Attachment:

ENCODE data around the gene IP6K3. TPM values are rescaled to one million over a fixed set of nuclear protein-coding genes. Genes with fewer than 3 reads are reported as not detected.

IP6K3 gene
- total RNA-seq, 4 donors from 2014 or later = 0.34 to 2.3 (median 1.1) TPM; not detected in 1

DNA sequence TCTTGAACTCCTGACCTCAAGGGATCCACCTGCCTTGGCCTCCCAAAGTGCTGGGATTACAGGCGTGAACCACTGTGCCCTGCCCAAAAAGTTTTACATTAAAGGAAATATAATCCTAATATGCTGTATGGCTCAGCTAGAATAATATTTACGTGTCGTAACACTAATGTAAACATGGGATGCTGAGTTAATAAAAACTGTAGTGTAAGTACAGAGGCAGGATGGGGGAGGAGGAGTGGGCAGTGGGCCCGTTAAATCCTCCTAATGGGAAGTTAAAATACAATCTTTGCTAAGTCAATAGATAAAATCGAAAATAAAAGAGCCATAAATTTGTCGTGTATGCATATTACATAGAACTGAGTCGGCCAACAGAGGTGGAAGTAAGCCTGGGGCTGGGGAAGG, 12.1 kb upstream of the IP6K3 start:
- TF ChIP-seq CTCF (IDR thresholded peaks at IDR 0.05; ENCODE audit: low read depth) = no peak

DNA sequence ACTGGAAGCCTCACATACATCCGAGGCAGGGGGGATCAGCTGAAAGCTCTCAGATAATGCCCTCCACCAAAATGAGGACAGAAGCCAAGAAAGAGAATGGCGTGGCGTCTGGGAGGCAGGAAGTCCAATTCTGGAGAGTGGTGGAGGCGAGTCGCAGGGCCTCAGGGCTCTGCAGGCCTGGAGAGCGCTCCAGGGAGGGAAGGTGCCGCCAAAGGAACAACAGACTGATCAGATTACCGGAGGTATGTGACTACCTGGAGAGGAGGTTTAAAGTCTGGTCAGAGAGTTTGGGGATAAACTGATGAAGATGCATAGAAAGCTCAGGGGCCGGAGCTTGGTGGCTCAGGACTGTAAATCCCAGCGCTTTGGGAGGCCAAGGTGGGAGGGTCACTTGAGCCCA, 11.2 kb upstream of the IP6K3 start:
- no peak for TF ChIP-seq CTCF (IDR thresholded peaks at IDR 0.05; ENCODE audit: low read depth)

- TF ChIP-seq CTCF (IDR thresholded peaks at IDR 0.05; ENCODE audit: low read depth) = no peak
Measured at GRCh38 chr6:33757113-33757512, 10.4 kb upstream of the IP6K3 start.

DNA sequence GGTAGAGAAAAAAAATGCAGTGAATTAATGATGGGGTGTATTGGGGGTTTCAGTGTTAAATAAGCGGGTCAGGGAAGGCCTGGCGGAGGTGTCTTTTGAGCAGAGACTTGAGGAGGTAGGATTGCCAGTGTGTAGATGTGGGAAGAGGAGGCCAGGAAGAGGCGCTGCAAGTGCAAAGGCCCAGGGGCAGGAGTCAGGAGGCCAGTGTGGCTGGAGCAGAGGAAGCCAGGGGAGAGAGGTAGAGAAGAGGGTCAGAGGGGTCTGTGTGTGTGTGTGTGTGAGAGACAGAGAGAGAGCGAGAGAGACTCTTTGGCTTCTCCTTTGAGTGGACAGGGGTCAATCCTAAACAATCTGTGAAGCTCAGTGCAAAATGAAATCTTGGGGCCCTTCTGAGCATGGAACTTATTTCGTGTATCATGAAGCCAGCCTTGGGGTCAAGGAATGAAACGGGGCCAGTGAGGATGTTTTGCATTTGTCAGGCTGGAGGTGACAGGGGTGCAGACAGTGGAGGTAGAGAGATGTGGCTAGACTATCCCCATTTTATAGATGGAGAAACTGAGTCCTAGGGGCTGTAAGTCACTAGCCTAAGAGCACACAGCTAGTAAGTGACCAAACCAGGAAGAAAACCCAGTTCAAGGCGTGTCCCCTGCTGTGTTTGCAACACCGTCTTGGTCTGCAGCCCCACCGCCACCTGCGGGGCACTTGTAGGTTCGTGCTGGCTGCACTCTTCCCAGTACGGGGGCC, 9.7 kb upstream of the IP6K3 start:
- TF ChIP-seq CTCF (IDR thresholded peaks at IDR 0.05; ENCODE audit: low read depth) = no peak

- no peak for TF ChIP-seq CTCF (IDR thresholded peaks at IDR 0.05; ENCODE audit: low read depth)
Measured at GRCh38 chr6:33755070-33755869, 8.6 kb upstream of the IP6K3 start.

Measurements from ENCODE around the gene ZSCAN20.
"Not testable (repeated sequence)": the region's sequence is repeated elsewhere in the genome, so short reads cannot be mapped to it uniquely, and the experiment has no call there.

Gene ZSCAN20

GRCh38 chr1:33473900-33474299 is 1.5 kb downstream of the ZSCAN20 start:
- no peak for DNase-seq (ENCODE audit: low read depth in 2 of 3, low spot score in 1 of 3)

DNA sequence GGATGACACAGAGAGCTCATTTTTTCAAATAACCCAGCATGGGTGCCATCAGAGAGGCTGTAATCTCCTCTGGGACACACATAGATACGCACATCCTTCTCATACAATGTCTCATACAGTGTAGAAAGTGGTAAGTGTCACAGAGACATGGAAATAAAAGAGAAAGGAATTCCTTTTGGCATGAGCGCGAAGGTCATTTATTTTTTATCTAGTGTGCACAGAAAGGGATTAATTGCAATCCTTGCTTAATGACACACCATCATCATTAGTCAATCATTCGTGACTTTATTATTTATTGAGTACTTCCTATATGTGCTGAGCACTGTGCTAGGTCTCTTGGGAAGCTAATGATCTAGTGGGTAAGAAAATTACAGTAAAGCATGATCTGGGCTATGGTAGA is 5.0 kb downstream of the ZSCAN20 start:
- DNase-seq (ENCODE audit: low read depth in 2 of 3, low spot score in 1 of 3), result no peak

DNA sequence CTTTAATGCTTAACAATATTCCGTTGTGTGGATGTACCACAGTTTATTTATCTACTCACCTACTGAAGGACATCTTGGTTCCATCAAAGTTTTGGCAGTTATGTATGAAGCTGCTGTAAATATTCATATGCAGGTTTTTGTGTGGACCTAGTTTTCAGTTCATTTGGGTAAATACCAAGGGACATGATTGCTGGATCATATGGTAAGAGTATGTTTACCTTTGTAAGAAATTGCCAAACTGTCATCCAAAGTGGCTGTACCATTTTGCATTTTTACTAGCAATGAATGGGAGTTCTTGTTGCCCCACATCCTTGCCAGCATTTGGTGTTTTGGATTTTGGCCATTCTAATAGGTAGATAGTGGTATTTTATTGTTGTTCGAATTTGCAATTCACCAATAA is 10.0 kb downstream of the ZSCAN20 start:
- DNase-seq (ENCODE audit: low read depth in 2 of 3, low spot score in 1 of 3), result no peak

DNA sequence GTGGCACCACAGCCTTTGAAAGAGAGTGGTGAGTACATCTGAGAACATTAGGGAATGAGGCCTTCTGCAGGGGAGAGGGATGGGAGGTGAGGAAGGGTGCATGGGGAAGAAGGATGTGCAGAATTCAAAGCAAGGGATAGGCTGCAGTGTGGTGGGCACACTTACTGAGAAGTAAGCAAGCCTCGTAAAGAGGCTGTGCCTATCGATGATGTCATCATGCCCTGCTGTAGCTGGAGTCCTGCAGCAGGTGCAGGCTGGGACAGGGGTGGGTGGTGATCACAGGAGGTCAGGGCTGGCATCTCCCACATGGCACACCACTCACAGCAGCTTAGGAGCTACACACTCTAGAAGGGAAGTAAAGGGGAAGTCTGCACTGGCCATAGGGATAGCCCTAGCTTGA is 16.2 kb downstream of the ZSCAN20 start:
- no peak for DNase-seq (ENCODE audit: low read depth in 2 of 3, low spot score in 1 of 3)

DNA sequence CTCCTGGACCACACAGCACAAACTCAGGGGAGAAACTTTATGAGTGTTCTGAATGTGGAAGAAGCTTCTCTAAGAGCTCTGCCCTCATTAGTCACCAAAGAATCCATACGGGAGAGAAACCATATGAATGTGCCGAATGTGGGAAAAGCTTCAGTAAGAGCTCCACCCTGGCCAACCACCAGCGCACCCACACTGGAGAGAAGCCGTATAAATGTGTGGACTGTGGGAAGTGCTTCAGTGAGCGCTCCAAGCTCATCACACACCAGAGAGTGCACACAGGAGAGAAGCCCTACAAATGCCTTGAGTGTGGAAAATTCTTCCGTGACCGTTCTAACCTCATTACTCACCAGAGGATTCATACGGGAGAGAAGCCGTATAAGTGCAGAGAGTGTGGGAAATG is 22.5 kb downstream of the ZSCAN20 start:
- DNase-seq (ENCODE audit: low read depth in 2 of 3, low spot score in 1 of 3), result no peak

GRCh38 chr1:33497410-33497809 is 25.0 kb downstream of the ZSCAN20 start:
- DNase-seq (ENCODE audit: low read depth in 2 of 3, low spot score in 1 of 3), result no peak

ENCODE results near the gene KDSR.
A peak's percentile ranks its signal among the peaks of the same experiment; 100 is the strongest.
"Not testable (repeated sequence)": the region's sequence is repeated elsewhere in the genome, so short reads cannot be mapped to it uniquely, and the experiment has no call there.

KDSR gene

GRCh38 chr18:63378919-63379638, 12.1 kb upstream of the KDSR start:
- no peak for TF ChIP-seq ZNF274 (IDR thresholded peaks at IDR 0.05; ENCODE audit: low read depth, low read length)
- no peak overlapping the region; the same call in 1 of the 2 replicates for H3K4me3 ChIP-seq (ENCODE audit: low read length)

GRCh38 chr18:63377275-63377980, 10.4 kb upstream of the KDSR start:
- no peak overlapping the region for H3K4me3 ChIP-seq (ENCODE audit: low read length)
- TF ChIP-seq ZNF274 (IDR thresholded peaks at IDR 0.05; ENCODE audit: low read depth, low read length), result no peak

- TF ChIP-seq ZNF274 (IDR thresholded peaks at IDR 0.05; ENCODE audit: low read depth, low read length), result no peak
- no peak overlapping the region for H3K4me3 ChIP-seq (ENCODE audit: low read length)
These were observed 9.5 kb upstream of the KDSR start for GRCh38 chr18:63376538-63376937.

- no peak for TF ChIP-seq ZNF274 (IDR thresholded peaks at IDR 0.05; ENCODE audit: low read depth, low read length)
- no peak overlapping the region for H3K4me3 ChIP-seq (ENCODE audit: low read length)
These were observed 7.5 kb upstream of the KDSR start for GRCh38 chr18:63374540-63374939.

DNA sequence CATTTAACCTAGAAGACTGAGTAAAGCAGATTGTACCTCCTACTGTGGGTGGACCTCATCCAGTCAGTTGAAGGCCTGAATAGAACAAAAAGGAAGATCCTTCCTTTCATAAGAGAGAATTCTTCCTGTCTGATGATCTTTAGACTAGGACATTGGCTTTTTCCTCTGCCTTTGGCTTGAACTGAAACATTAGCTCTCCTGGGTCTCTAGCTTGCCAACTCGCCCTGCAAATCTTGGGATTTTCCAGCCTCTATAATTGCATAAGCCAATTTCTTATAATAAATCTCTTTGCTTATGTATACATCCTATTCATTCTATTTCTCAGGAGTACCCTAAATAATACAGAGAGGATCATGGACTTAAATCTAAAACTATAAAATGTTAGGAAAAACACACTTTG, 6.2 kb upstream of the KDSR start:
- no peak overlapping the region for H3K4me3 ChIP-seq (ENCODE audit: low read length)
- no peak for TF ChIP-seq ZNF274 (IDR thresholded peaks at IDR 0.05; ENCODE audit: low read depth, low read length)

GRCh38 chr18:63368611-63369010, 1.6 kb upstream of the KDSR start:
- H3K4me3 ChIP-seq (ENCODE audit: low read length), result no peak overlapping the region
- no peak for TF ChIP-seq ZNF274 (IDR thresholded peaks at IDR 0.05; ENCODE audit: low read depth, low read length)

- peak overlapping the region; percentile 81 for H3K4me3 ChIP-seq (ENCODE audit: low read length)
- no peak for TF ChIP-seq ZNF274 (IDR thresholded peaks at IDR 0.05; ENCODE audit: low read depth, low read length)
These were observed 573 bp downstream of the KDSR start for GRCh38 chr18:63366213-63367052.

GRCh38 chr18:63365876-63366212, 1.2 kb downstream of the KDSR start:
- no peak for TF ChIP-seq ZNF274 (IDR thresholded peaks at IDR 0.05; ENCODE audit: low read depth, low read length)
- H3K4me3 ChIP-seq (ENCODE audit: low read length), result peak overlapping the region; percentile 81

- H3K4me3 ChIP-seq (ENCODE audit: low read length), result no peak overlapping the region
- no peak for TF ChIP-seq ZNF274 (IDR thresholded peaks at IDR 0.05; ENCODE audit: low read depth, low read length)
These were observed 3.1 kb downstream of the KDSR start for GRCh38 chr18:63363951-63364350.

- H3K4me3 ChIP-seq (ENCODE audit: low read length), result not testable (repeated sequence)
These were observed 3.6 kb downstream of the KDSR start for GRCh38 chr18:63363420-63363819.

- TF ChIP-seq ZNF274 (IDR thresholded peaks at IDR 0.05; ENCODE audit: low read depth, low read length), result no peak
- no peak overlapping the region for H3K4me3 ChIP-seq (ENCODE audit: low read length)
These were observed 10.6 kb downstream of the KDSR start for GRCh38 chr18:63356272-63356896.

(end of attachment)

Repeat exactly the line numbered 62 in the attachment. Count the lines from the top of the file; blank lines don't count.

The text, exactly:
- TF ChIP-seq ZNF274 (IDR thresholded peaks at IDR 0.05; ENCODE audit: low read depth, low read length), result no peak